Saturday, February 20, 2016

Music. Active & Passive. #LindaRonstadt

I'm writing this after receiving word from Elliot that there is a new gay bar in Hell's Kitchen entitled "Bottoms Up".  So, I'm writing this, basically, through tears.

If you don't know Linda Ronstadt, any time is a good time to get on board.  Hers is a voice that shaped an entire age of music.

Sidebar:  Those backup singers.

In recent years, this powerhouse voice has been silenced by a 2012 Parkinson's diagnosis.  I watched an interview with her recently where she talked so eloquently about her lifelong love of music and, more importantly, of musicians.  To paraphrase parts of her 2014 CBS San Francisco interview, she talked about music being an art form, that in order to practice, one has to be equal parts active and passive.  If you're going to study how to play music, you're going to have to learn how to listen to it.  Is there any other way to go through life?  

This has started me thinking on how many times in life I feel either of these two opposite actions.  When do I feel most passive?  When I am being talked down to by uppity, rich women at my job?  When faced with some sort of adversity?  And when am I at my most active?  Actually doing "the thing"?  Putting a plan in place and seeing it through?  Do I work well with others?  What are others impressions of me when we're working together?  Do I take on a leadership role well?  Listening to others (passive), while making sure we stay on task and get our work done (action)?  We must all balance this every day.

I think about women in the kitchen at the Jackson Family Barbecue on the 4th of July "helping" my mother.  They are her friends.  Friends for years.  But they await instruction from her before adding any ingredient.  "Well, you know how your mother likes her potato salad.  I'm waiting for her to tell me how much celery salt to add."

I think of those people unable to make a decision.  I am oftentimes one of them, as my recent meltdown over trying to pack for my vacation next week has shown.  What of the people for whom great anxiety arises with just the simple choice of what to have for dinner or what movie to watch or hotel to stay in?  What happens to them?  These things can be crippling.  When we venture too far into either of these realms, passive or active, we can become a difficult force to reckon with.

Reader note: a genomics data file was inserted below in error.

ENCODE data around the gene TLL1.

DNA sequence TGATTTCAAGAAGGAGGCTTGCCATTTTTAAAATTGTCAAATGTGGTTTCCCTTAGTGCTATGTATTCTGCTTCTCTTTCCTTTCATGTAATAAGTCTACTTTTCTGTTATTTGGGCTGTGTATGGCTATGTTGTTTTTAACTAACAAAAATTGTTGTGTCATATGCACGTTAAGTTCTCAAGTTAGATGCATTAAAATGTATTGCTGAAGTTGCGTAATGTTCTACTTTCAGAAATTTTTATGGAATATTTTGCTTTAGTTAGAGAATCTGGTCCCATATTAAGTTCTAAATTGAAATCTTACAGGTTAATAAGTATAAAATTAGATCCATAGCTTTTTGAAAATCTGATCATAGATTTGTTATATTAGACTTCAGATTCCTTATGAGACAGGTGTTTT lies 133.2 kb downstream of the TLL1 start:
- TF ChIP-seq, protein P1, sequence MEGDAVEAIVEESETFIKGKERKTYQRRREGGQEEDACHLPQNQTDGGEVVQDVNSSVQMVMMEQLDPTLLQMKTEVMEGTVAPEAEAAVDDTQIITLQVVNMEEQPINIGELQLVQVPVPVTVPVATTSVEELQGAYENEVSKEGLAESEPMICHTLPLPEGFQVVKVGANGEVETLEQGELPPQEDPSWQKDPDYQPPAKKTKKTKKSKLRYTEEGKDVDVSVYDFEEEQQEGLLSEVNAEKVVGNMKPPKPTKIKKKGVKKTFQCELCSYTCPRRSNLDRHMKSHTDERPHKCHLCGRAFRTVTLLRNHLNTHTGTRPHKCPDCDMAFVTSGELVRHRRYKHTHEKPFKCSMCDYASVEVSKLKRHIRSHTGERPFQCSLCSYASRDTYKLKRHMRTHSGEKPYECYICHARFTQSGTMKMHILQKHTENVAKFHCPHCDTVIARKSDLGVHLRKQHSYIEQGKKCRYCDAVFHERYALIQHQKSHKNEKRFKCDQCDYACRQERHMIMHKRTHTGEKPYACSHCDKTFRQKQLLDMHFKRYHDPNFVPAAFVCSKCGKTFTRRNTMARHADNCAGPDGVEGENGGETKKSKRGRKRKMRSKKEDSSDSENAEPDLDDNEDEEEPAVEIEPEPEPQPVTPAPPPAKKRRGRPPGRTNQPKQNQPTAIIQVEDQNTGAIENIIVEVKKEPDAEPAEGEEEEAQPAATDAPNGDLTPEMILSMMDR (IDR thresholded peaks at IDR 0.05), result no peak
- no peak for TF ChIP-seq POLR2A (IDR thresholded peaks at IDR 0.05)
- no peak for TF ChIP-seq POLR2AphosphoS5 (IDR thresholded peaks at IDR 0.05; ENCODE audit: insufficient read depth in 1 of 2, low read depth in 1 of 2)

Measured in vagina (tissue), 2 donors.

The reporter in this CBS interview asked Linda how she felt about the Parkinson's diagnosis sidelining her ability to sing.  Such a weird question.  But a total "reporter question", if you know what I mean.  Without missing a beat, she said "Well, you've been able to walk your entire life, right?  Imagine you woke up one day and someone had taken away your ability to walk.  How would you feel?"  Sure, you may enjoy sitting, but how long can that go on without the other half of you?

I mean....Look at that hair.

I think about watching my temper in situations that come up.  I think about how I feel walking through a crowded New York City street at rush hour, or on the subway.  I can feel my fists balling up and tension mounting.  How do I take action when the passivity I'm taking part in due to what is around me, is actively shaking me up so very much?  There are days when I can beat myself up for being too passive, and others I can feel like I've overstepped a boundary with too much forcefulness and thoughts of "I shouldn't have said that".  

What's funny?  I always turn to music.  Good music.  Hell, bad music too.  It calms me.  Soothes the savage beast, like the ancients said it was supposed to.  I can get lost in the rhythms, the lyrics.  I can spend hours wondering what Jolene actually looked like when Dolly Parton wrote about her.  Sidebar:  I've always been fascinated with Dolly saying "Please don't take my man".  She said PLEASE!  She's polite, even when she rightfully could cut a bitch. Talk about active AND passive.

For me  ...An iPod, a good music library, and I'm on my way.  I'm creating a music video in my head wherever I go.  I wonder what other people use to relax themselves.  Massage therapy being about transference of energy, I put my hands on bodies every day that are not at rest and they scare me.  Not knowing what to use to relax yourself could be viewed as a serious problem.  I like to think of it this way.  Maybe that person hasn't yet discovered what it is for them.  They will.  It's a natural progression.  It's coming.  I understand.  Like the song says "The Best is Yet to Come".
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